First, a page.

Hamstring tears

by Lucy Elliott

The hamstrings are a group of muscles which are made up of:

  • Semimembranosus
  • Semitendinosus
  • Bicep Femoris

You will find this muscle group located at the back of your thigh. They help the movement of the knee and can easily be damaged. Although tears and strains usually occur within athletes, they can also occur to anyone completing every day activities.

A strain/tear is described as when the muscles are overstretched or overloaded causing the muscle fibers to rip. Depending on the severity of tear, will mean they are categorized into different grades.

Hamstring Tear Grades

Grade 1: (mild) A few fibers have torn or damaged.

Grade 2: (medium) Approximately half the fibers are torn causing more symptoms.

Grade 3: (severe) Ranging from half of them ruptured, to a full rupture of the muscle.


The reason for a hamstring strain can be varied. When the hamstring is at full stretch, it vulnerable to being torn especially when the muscles are not warm enough or prepared. As mentioned, they typically occur in athletes… however, with flexibility decreasing with age, it also leaves others at risk. Here are some of the common causes;

Poor flexibility– this can lead to you overstretching the muscle causing it to tear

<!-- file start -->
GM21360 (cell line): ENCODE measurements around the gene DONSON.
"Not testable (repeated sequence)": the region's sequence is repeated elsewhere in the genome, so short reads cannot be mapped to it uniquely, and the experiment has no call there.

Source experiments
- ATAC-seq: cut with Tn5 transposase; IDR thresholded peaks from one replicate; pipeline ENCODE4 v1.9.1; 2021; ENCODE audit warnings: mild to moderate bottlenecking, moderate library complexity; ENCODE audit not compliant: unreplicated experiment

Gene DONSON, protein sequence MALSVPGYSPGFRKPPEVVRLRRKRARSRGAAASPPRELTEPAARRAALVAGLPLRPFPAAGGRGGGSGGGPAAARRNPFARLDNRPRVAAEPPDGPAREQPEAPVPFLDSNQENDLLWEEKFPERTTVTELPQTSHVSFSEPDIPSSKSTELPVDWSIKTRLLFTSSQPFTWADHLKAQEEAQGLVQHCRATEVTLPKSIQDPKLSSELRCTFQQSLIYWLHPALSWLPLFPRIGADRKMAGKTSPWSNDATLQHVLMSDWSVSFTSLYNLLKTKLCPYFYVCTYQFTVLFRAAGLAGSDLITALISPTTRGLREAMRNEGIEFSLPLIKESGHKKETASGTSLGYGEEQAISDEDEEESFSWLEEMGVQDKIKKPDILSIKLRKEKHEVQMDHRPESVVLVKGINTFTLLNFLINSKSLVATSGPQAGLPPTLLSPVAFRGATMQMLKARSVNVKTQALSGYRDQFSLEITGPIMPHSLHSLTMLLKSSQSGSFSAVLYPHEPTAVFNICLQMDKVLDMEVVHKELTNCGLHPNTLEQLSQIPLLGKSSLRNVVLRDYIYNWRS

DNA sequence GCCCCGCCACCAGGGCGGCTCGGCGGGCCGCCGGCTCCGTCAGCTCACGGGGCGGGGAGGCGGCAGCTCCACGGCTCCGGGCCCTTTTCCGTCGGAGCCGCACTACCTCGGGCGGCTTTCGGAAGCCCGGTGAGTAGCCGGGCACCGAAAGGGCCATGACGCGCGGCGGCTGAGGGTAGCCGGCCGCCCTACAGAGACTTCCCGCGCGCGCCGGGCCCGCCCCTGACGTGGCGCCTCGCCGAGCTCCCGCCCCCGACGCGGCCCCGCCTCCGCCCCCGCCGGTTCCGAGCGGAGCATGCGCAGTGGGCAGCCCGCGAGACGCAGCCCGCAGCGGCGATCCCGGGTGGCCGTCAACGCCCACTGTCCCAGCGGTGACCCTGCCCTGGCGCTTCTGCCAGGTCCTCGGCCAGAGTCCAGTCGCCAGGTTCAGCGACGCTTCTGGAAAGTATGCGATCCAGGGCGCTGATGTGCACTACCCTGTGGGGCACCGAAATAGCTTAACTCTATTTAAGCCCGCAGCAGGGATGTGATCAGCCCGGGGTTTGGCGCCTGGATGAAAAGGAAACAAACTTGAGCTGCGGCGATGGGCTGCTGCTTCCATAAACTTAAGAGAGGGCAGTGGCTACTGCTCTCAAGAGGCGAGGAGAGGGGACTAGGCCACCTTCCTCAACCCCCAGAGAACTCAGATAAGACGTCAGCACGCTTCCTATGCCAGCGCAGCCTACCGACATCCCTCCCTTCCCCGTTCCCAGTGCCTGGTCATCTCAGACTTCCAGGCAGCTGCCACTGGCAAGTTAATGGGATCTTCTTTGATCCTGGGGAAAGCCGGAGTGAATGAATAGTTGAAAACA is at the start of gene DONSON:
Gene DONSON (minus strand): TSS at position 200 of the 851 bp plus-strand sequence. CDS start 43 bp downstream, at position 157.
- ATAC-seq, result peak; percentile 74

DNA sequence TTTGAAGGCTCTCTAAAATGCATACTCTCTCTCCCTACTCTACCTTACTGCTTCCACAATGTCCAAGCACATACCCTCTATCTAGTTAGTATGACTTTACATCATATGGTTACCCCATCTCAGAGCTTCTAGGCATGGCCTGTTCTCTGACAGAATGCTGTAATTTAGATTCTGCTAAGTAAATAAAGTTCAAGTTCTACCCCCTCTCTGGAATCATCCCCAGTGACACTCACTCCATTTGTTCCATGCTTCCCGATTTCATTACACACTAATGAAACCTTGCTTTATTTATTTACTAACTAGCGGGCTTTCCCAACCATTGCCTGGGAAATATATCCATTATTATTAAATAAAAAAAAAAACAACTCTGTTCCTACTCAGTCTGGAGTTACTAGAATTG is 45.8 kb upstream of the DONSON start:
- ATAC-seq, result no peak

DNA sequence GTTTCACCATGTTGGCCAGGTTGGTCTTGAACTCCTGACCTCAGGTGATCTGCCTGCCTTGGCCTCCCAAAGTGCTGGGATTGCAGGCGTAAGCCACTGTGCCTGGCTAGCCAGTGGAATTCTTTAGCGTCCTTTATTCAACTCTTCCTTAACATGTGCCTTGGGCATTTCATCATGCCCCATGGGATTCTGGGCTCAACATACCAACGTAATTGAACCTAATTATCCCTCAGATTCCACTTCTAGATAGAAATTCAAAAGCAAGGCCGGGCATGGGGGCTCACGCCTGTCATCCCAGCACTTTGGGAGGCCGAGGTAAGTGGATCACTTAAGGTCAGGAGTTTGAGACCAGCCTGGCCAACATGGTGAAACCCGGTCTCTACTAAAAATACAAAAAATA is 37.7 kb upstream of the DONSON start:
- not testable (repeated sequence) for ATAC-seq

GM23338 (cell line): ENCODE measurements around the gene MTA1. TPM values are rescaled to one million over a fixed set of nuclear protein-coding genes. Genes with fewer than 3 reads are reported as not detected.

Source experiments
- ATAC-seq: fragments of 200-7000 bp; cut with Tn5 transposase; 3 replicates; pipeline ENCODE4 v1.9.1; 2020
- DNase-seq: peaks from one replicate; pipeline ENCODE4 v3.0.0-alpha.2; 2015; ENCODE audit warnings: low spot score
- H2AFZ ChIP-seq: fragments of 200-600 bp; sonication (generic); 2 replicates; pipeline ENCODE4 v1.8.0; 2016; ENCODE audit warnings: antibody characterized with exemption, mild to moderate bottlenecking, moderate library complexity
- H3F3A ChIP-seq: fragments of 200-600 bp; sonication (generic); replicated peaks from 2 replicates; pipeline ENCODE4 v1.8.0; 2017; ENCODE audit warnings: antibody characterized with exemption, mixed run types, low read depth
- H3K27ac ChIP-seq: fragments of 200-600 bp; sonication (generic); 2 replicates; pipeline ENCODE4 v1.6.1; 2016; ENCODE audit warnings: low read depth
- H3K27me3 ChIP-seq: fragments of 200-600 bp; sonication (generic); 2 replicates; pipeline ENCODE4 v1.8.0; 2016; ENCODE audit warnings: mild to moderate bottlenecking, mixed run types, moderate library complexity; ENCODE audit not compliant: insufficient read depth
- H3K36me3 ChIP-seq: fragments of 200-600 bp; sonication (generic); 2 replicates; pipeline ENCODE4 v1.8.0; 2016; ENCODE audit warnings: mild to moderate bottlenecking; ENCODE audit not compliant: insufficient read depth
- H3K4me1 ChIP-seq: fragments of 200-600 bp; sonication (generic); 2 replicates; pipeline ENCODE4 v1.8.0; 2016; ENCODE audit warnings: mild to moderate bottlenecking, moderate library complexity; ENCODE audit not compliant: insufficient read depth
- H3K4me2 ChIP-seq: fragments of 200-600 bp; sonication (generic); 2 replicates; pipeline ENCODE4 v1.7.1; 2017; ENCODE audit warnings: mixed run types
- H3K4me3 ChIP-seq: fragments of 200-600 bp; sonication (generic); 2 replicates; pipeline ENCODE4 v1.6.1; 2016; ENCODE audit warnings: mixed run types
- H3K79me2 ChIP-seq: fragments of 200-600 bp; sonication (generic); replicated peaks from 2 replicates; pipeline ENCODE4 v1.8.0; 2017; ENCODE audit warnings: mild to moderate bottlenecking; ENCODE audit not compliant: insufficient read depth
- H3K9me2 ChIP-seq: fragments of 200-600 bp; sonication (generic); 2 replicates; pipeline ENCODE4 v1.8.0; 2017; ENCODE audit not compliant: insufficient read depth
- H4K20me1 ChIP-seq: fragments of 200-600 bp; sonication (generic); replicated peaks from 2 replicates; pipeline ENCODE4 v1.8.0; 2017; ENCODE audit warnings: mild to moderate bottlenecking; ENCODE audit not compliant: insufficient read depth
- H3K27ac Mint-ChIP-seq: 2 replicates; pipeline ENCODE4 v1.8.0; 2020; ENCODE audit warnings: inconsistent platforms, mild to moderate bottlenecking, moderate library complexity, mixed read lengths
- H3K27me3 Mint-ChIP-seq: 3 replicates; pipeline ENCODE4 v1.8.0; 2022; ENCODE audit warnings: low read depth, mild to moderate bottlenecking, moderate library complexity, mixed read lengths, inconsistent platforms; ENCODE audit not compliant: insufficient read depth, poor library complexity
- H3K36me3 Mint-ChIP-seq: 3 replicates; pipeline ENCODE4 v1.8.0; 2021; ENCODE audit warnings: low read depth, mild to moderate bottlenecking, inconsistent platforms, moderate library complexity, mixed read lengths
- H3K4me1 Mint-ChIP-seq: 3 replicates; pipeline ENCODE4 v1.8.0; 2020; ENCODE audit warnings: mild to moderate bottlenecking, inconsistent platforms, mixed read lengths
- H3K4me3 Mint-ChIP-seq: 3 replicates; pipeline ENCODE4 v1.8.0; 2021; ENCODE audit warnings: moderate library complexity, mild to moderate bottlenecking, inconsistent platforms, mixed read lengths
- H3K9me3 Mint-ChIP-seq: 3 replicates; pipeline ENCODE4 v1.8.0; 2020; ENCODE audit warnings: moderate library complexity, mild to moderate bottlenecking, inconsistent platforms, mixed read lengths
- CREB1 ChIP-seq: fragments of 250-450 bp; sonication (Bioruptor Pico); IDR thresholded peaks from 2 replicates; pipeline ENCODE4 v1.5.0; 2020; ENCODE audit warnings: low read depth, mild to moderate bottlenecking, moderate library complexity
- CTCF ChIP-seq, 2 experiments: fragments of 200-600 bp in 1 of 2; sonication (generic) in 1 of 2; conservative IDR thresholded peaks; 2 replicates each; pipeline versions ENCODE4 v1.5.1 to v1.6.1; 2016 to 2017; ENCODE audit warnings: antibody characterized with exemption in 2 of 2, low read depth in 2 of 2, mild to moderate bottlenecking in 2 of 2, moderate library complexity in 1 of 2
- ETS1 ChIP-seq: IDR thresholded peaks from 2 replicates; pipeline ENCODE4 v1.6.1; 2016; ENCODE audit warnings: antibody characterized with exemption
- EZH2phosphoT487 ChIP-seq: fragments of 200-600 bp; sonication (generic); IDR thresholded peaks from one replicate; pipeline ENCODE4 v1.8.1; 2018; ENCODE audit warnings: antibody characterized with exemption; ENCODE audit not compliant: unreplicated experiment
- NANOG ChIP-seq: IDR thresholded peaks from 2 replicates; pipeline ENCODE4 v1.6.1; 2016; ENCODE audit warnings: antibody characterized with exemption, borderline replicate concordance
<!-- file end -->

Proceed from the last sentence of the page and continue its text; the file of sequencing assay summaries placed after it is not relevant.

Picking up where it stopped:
Overtraining– through training too much this can also cause tears and ruptures

Previous hamstring injuries– this can cause your hamstrings to be weaker and more susceptible to injury

Athletic injuries– this can be caused by extreme stretching or overloading of the muscles in a competitive environment


The majority of hamstring injuries can heal without surgery by utilizing non-surgical techniques. However, worst case scenario with a full rupture, surgery may be needed.

With acute hamstring tears the RICE principle should be followed;


Treatment can then progress to programmes of stretching and strengthening the hamstring.

Stretches consist of:

Stretches should be pain free!
Stretches should be held between 10 and 30 seconds.
Static stretches are more effective when the tissue is already warm. Therefore, after a hot bath or shower would be a prime time to stretch.


Strength programmes post hamstring tears, are essential at regaining the strength back with in the muscle to prevent injury from re-occurring. Programmes should be gradual and slowly build back up the strength without overloading the muscle too much and causing further damage.

It is always useful to ask for advice and book sessions in with professionals so that they can guide you to appropriate exercises/weights/reps for a safe and effective journey back to full fitness.

Some hamstring strengthening exercises are as follows:

Hamstring strengthening exercises

Please seek medical advice for appropriate exercise progression for a healthy return to sport/daily activities.

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